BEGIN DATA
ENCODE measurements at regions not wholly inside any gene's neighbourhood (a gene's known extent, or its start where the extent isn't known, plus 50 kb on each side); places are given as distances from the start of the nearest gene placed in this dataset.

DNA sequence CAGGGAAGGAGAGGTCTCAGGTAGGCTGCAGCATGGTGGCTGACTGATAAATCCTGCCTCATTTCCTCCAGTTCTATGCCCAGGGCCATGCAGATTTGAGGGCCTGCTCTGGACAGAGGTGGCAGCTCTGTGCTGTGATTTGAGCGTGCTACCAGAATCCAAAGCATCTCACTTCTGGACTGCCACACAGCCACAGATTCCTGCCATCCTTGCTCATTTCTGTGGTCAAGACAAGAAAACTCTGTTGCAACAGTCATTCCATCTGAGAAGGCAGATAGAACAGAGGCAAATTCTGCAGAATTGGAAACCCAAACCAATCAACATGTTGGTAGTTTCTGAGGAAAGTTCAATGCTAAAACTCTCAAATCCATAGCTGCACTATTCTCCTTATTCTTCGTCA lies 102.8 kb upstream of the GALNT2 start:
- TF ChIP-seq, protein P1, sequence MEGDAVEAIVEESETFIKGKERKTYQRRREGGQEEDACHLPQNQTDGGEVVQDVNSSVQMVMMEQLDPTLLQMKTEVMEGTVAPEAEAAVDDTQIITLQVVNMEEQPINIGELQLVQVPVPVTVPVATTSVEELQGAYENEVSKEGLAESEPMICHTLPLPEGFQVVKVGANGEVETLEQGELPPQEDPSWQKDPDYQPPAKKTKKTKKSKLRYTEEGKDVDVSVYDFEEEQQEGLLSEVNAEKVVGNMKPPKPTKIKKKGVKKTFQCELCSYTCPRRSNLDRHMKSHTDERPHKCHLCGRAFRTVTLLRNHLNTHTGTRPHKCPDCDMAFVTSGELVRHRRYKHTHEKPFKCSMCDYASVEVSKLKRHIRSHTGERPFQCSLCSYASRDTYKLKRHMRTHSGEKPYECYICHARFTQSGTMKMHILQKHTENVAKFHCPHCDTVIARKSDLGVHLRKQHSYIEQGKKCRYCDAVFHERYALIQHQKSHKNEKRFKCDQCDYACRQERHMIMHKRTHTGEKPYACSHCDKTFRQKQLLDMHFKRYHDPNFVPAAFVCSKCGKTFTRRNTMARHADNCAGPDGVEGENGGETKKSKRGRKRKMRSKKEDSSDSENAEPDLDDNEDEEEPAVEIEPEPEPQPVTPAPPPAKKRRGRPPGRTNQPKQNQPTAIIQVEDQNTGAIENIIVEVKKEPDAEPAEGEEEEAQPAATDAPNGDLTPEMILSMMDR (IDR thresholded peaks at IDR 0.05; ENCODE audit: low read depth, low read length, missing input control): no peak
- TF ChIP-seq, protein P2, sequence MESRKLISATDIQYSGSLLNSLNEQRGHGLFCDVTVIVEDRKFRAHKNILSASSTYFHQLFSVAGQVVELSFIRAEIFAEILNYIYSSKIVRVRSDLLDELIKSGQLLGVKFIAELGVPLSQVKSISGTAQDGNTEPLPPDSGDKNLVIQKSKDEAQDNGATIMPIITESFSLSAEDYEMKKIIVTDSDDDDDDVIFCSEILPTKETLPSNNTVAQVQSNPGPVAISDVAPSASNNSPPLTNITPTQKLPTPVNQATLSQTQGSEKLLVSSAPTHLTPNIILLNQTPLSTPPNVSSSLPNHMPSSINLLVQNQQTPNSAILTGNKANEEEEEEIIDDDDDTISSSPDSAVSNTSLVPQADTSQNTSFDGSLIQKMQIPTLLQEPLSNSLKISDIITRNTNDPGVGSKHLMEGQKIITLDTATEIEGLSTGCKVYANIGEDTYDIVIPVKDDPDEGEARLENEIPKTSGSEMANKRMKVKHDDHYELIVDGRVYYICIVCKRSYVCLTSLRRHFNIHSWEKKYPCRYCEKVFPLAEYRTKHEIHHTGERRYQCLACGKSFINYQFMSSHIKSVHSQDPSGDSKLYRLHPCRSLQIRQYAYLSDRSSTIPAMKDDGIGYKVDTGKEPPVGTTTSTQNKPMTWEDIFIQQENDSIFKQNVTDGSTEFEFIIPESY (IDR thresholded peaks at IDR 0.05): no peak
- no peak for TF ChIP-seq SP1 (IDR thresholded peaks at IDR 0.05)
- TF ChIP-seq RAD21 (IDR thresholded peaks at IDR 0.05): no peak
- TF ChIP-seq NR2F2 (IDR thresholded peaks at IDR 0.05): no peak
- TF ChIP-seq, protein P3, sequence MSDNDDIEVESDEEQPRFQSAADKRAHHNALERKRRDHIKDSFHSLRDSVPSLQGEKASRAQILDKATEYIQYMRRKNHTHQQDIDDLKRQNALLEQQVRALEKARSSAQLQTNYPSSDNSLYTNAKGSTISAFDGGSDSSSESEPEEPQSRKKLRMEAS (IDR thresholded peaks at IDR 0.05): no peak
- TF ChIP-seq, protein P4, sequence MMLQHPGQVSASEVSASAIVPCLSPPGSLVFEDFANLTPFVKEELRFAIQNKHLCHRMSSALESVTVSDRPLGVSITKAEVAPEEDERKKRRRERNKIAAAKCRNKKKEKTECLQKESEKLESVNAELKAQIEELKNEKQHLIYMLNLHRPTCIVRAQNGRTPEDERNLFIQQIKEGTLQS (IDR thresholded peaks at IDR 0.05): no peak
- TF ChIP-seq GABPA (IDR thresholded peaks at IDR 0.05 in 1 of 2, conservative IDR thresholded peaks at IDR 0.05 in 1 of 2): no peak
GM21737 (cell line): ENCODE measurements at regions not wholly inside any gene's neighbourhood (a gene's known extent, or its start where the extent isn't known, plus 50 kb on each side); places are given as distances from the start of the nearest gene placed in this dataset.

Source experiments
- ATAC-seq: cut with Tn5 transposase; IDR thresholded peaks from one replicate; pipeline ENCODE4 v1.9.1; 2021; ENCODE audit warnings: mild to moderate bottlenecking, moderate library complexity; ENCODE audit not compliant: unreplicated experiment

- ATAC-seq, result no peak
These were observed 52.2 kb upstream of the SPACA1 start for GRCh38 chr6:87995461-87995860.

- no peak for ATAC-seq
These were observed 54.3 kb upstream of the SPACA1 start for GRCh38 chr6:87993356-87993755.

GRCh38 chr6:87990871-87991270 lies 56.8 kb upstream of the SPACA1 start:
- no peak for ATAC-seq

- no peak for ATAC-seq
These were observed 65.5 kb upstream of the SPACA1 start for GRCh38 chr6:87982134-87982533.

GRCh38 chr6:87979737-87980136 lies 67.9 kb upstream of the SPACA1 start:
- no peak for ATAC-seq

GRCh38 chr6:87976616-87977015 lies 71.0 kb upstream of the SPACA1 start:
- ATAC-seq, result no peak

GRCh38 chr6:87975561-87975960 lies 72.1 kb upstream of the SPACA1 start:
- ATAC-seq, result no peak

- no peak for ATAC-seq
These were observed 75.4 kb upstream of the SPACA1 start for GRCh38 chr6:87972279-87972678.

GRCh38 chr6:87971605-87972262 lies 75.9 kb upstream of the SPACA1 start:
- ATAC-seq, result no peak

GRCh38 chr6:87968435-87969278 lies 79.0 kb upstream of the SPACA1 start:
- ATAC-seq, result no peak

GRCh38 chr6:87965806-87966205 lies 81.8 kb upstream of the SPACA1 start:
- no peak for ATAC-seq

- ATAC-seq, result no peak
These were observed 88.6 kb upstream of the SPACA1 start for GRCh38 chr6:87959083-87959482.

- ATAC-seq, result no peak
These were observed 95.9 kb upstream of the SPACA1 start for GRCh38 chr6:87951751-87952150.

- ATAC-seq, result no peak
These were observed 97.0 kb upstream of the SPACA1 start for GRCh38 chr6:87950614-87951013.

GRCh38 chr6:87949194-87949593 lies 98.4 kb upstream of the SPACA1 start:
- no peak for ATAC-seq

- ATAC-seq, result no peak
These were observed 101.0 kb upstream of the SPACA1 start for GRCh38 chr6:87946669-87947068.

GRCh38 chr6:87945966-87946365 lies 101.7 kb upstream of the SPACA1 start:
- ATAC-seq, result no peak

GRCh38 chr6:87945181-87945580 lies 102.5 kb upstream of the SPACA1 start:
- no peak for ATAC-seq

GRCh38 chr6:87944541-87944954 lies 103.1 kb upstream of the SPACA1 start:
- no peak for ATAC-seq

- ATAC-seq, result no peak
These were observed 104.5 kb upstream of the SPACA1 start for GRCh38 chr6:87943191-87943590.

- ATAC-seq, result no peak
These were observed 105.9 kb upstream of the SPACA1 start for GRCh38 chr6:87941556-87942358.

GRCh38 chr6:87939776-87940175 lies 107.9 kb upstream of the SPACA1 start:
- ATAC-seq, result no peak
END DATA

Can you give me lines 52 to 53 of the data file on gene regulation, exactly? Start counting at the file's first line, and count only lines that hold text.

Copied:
- ATAC-seq, result no peak
These were observed 104.5 kb upstream of the SPACA1 start for GRCh38 chr6:87943191-87943590.